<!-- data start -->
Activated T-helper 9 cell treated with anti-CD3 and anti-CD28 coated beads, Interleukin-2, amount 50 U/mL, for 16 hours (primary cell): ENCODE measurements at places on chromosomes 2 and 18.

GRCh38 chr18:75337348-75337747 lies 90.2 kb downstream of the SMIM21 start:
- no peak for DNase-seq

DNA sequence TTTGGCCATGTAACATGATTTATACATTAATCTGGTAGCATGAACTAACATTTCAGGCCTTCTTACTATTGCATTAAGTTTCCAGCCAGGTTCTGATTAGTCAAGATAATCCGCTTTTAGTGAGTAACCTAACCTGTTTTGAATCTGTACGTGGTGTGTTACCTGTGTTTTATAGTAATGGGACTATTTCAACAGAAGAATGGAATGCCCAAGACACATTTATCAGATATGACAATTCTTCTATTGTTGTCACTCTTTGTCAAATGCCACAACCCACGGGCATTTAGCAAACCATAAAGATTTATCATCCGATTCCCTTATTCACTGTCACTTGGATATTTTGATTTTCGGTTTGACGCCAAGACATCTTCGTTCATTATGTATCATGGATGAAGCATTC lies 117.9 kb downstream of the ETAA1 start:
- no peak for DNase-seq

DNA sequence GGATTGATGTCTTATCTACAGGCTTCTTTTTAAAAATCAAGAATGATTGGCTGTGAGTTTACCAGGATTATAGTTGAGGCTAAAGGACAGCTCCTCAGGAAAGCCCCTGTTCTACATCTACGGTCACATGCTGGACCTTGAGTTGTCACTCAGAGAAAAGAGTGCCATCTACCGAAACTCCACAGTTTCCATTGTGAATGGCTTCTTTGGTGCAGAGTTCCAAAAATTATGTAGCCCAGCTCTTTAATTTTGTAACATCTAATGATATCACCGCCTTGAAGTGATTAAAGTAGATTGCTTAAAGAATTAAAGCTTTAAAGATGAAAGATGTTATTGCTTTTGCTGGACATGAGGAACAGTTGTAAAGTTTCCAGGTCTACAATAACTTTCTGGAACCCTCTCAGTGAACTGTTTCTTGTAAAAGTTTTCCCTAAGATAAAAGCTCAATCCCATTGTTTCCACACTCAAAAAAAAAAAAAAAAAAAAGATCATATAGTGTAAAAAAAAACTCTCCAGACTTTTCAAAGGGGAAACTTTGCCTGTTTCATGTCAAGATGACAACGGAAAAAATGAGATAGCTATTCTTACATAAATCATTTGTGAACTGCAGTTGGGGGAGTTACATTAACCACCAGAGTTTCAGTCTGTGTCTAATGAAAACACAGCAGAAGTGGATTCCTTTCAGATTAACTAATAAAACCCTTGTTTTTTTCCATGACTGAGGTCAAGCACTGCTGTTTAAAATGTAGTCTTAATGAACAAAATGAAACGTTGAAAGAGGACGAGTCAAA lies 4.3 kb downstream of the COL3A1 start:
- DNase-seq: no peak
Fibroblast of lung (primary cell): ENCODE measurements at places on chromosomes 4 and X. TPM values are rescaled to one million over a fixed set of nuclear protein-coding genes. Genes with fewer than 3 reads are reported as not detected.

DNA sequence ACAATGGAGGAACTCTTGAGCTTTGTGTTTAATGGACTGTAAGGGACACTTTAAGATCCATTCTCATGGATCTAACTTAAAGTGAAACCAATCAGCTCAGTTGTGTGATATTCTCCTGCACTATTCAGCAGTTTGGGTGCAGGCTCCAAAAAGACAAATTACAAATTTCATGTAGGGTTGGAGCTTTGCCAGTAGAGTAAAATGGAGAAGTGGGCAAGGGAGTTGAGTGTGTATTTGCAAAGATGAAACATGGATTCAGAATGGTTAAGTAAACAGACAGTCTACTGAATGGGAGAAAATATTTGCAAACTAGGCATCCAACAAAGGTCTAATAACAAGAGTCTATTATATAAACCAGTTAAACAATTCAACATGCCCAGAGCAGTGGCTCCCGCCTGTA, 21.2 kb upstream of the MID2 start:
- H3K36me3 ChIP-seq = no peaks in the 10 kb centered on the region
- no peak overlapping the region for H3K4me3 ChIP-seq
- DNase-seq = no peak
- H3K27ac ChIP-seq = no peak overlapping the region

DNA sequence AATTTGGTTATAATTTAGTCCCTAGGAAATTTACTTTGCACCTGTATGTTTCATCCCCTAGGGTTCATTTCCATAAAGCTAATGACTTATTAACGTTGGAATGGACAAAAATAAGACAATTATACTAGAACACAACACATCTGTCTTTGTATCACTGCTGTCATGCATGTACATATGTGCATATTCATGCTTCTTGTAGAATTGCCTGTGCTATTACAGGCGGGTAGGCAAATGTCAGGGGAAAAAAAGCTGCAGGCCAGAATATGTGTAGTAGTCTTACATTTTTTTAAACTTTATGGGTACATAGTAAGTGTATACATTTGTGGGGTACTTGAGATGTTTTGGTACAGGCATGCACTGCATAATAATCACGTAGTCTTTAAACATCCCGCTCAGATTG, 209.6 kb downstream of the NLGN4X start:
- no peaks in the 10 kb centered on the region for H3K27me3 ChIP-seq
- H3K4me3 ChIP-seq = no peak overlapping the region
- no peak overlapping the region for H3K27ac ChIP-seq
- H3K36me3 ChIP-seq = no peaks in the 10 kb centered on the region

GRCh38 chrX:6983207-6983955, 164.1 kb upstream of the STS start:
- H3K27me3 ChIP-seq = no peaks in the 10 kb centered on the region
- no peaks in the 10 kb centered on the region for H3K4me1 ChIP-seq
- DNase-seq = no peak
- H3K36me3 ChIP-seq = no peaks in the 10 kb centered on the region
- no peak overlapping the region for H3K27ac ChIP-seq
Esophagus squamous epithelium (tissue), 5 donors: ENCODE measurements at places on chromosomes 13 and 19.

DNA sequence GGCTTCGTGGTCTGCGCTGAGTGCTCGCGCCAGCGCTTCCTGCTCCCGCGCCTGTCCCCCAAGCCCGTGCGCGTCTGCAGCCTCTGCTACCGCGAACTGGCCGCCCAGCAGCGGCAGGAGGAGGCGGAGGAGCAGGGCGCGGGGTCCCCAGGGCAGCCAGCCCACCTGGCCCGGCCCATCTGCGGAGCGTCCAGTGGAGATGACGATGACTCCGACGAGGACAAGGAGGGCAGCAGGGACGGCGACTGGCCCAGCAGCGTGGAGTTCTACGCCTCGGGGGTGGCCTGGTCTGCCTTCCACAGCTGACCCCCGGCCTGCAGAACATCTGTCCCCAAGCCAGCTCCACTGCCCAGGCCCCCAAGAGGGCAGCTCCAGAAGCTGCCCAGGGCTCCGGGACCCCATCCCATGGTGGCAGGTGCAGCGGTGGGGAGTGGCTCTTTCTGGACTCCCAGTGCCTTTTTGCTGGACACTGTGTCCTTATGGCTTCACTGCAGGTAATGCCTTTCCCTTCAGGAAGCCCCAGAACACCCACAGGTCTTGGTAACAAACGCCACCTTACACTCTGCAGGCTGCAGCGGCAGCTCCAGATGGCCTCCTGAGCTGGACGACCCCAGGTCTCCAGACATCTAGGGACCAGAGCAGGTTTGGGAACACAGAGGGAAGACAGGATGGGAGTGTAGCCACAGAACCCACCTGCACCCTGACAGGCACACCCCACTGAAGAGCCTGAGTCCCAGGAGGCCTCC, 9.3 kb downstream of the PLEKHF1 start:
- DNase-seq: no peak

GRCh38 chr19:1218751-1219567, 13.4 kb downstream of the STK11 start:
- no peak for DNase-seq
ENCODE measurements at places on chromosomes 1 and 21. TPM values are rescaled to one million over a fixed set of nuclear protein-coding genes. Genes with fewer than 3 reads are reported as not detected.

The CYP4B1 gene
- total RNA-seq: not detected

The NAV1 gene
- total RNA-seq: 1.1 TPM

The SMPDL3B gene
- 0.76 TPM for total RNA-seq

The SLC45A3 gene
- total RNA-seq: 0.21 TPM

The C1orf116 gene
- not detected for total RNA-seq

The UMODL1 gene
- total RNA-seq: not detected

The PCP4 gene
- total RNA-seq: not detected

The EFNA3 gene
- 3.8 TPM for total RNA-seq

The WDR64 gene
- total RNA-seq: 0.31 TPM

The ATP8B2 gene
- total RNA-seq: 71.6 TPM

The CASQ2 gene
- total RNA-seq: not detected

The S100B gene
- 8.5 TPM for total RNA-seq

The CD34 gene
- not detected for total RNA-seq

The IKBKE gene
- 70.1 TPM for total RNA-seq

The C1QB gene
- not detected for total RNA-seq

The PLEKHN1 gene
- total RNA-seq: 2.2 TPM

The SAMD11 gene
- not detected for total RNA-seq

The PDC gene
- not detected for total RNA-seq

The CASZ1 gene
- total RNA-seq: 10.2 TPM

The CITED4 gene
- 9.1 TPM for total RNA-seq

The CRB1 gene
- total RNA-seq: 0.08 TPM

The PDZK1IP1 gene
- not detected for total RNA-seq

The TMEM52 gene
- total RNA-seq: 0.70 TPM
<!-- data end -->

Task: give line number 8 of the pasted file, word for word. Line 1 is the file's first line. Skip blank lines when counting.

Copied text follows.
Fibroblast of lung (primary cell): ENCODE measurements at places on chromosomes 4 and X. TPM values are rescaled to one million over a fixed set of nuclear protein-coding genes. Genes with fewer than 3 reads are reported as not detected.